It’s been a small eternity since I last blogged, more precisely since my Vipassana (meditation ) retreat in July. These days silence to me comes easy, it’s sweetly seductive and within it’s quiet embrace inner things happen that are very hard to find words for.
It’s an intense experience spending 10 days with nothing but your own thoughts for company. The first time I did this vipassana meditation course (12 years ago) the changes were whizz bang in my face obvious but this time it’s been different; subtler yet deeper, a strange and inner process. A bit like an unravelling but maybe de-ravelling might describe it better.
While I was there this quote popped into my mind:
“‘Sometimes I lie awake at night, and ask, ‘Where have I gone wrong?’ Then a voice says to me, This is going to take more than one night.'” ~ Charles M. Schulz
Well to be honest after much reflection I still don’t have a clue (about anything much really!). And the word “wrong” doesn’t describe how I feel, rather a feeling that there might be more that if not attended to might be missed. This quote reminds me of this ongoing inner search for understanding, learning to integrate experience into tangible skills to navigate through life. The place where I’ve found the most satisfactory answers is in this inner silence.
Now talking/ writing about silence is a strange proposition, and the reason why despite returning with promises of blogging about my retreat, it’s only now I’m willing and able to give it due consideration. As much as I LOVE silence I know there is also value in sharing. I know a lot of sensitive people are going through some tough times right now, and a couple of teachers and friends have shared their difficulties with such honesty and humility it’s inspiring me to be a little bolder in telling my own stories.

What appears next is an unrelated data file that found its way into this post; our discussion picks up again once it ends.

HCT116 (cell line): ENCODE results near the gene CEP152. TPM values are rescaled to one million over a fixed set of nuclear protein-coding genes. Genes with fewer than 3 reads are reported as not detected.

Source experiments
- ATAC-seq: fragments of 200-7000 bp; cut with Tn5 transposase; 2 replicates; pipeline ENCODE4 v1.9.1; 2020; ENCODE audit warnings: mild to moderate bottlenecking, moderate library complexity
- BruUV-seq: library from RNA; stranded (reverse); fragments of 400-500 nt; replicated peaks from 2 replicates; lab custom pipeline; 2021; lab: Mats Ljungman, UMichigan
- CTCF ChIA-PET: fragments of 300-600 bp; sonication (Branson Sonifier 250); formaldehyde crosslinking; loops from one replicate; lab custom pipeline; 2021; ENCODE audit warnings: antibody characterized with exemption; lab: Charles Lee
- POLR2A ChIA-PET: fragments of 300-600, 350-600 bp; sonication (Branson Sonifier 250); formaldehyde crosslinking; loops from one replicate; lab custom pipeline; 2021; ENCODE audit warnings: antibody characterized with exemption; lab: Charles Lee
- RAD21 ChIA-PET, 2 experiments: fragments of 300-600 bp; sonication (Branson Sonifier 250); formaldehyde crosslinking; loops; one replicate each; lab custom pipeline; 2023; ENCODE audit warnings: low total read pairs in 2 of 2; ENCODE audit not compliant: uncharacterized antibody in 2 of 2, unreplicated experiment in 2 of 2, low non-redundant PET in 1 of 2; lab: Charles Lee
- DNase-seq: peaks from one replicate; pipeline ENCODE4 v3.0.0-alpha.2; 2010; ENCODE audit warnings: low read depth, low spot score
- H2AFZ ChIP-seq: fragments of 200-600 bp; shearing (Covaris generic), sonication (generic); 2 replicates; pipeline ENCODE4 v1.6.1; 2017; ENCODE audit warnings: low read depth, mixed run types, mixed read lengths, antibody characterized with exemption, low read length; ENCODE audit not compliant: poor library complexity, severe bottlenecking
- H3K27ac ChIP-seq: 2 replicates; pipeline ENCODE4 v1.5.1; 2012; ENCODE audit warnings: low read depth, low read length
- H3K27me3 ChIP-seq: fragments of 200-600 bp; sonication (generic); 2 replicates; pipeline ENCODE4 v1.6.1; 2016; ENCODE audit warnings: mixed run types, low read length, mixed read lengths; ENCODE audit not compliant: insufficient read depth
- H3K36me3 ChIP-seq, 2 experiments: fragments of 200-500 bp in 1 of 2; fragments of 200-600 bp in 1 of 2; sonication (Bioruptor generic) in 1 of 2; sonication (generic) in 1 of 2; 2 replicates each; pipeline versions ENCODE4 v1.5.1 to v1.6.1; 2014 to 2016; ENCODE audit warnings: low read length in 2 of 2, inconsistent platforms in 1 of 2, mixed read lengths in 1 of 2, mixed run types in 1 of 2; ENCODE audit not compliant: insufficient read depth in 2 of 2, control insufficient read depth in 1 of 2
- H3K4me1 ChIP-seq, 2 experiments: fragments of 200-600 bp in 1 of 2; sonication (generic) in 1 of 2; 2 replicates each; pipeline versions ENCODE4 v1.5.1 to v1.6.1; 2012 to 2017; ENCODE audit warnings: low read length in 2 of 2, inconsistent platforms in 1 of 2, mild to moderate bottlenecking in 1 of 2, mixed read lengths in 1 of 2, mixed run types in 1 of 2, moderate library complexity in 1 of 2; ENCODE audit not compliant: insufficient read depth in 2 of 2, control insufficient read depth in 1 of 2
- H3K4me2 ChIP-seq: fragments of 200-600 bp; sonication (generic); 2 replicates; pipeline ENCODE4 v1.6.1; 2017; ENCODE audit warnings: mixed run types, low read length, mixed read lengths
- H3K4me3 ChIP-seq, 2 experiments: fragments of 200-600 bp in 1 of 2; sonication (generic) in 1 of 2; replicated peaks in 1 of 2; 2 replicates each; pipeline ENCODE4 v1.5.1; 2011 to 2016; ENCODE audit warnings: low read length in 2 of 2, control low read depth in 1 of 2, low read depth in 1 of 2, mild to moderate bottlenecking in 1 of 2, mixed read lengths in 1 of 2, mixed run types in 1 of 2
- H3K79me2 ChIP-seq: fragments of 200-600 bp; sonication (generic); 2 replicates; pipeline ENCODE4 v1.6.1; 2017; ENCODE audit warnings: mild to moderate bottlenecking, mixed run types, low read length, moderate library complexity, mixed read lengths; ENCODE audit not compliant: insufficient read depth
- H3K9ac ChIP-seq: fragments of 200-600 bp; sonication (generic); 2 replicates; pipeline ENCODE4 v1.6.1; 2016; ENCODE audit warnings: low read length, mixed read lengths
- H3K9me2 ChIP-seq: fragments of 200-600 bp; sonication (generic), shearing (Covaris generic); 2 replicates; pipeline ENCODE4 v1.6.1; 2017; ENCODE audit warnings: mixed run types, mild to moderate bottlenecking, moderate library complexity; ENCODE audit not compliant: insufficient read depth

My first experience of deep inner silence came as a surprise, I thought I was just dipping my toe in and I found myself in over my head. I was taking a personal retreat, reading the power of Now and trying one of the suggested exercises and BAM ! . Trying to describe it feels impossible, but it was still, it was silent, yet it was alive and oh so very very peaceful. When my mind kicked back in it was pretty freaked, but there was also a deep sweetness. Once you’ve seen the truth you can’t un-see it.
My first thoughts pulling me out of the silence were, “how am I going to convincingly play the role of “me” now I know that theres this deeper sweeter silence just below the surface”? Well I do my best, but I’m not sure I’ve even convinced myself so I could understand if you have your doubts in my character.
My meditation practise satisfies my hunger for truth but my yoga practise balances me out, calling me back to a more embodied wholeness. Yoga instills in me a passion for living, this body this breath. Yoga helps me to notice and feel the beauty of each moment, and awakens the joy of authentic sharing. I Love to teach/Share yoga but I know I am the ‘finger pointing at the moon’, if you want to see the moon you have to look for yourself. Seeing people reflecting back that inner moonlight glow is one of my favourite things in the world.
10 days of silence is a great opportunity to investigate sharing habits; how, what and why, all the way to where and when. In this age of social media sharing it can be hard to hear your inner voice amidst the constant chatter, and even harder to share it rather than what we think will be popular. I didn’t want to write a surface chatter blog, I didn’t want try and sell you my answers, I wanted to make my inner silence into a song that might inspire you to listen for your own music.
I still have my own inner demons and fears that my mind likes to dance with, But I also know that it’s okay, totally madly deeply okay. I know that living in this seemingly complicated world it’s all too easy to forget, so lets remind each other when ever we can; With our words but also with our silences, with our smiles, our bodies, our breathes, and every bit of our being! xo
The Joy Of Not Being Sold Anything by Banksy – Photo by Alex Embleton, London, 2005 (flickr.com/embleton)